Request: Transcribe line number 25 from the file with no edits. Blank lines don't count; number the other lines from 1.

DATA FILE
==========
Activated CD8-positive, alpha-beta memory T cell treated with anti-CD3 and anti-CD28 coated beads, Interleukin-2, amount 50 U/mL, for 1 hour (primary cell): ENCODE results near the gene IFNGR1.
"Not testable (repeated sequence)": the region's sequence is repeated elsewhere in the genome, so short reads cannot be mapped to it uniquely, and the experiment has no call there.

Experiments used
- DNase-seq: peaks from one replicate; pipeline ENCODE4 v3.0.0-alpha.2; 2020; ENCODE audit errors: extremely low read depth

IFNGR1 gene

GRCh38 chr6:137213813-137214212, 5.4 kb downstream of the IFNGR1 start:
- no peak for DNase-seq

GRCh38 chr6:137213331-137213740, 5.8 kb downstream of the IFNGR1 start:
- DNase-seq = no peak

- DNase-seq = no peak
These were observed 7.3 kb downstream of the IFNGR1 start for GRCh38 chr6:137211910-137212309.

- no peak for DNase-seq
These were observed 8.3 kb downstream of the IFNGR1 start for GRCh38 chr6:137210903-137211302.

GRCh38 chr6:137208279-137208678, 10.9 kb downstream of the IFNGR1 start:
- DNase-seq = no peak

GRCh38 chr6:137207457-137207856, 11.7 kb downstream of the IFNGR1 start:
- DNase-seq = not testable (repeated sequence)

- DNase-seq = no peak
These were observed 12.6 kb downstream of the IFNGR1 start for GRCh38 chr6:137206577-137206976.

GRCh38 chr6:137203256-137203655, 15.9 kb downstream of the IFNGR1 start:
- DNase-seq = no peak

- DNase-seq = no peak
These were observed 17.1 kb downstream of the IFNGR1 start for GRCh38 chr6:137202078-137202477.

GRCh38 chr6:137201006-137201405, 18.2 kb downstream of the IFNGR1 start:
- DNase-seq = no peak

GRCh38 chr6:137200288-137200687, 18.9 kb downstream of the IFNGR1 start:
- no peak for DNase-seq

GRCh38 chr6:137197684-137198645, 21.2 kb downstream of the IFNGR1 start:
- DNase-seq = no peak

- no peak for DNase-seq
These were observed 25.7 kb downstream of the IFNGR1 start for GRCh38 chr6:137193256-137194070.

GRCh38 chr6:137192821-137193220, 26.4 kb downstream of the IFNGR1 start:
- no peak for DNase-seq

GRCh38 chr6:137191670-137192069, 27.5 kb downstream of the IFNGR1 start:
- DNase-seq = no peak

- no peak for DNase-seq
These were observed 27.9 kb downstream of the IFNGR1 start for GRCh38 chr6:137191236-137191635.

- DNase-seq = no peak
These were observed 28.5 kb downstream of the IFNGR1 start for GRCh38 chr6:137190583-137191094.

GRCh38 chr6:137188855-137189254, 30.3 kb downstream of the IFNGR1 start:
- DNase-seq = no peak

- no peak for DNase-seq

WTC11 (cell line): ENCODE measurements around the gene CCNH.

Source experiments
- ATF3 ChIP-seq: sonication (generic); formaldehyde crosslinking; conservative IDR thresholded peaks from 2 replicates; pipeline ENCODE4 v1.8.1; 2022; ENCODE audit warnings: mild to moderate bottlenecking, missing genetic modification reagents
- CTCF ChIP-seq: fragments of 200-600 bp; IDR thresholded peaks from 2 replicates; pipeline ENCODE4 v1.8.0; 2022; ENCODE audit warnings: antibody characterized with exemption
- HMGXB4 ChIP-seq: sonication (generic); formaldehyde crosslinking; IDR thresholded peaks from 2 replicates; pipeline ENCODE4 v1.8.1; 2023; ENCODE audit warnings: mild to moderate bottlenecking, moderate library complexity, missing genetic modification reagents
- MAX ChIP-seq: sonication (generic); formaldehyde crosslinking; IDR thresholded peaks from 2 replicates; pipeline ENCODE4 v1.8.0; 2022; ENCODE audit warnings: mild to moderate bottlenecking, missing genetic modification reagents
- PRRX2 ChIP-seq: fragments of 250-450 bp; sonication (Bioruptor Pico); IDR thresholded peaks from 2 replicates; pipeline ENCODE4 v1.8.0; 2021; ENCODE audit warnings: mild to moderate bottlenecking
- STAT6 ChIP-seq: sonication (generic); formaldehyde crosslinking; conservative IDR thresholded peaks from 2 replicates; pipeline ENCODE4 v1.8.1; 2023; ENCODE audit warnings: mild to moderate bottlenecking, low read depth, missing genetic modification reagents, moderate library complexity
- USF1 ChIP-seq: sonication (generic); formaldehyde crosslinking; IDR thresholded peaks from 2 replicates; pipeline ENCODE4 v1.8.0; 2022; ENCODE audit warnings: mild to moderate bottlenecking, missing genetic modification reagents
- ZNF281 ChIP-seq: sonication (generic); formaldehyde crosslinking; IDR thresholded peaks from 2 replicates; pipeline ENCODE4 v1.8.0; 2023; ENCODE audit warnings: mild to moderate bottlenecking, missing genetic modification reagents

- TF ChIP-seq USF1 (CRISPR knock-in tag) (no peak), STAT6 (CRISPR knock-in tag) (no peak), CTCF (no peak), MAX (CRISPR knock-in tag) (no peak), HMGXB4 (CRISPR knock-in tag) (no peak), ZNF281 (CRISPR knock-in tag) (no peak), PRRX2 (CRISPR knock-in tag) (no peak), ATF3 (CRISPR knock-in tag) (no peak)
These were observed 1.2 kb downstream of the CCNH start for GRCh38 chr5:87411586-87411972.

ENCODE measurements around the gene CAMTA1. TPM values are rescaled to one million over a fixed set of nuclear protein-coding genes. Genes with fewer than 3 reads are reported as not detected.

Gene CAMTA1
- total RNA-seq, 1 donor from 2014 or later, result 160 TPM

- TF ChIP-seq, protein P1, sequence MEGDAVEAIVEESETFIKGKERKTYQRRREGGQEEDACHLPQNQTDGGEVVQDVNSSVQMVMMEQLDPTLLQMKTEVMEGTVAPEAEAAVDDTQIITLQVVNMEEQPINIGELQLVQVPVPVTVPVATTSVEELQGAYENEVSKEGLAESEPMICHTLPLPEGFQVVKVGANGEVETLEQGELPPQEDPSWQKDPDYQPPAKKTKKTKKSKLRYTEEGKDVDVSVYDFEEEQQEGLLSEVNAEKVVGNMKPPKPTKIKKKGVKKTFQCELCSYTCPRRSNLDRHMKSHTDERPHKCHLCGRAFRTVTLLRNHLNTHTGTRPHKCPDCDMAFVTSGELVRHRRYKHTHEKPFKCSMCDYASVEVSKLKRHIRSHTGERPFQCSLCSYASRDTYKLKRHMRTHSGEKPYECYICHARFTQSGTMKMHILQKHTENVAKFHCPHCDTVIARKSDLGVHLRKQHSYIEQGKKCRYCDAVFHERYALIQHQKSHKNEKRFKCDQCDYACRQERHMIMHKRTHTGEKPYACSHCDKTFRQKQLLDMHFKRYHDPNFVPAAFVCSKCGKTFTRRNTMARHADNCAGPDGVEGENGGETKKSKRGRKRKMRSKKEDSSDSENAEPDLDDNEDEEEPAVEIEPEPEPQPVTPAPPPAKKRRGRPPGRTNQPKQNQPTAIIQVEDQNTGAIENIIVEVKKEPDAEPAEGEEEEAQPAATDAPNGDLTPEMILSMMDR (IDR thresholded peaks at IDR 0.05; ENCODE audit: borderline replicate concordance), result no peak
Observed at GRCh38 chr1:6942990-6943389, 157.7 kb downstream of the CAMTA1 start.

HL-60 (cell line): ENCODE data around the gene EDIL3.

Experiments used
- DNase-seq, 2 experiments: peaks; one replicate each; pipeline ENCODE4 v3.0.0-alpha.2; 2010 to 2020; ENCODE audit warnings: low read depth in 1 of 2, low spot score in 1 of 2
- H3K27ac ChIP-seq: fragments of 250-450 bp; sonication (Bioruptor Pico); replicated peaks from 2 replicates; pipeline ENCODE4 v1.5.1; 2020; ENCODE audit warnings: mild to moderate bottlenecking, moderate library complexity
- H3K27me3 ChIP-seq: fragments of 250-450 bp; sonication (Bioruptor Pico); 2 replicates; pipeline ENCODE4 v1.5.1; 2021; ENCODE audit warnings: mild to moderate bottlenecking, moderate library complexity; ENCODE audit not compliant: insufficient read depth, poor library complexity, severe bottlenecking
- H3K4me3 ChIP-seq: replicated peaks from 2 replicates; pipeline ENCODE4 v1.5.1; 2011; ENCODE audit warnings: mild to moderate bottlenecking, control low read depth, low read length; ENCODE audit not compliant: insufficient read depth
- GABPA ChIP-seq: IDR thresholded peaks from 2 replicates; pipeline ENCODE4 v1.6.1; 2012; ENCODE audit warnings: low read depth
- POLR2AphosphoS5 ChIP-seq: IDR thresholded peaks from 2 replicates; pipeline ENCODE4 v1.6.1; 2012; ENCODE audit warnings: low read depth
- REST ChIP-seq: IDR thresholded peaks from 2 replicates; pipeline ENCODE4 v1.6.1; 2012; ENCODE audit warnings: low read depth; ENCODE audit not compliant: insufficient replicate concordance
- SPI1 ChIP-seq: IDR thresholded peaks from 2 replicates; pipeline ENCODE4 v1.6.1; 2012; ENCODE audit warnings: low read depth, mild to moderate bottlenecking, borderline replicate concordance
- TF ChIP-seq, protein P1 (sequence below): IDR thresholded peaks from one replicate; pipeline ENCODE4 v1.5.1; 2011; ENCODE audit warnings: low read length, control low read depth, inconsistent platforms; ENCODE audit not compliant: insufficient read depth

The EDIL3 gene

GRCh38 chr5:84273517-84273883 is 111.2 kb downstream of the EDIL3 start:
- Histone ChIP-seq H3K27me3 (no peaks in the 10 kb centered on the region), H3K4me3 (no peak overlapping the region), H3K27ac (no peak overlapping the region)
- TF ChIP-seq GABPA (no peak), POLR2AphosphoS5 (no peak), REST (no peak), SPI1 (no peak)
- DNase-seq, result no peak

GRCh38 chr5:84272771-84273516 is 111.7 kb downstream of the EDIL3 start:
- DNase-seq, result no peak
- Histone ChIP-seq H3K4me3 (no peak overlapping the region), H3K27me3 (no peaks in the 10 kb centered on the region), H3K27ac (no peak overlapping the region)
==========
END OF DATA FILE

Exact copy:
- DNase-seq = no peak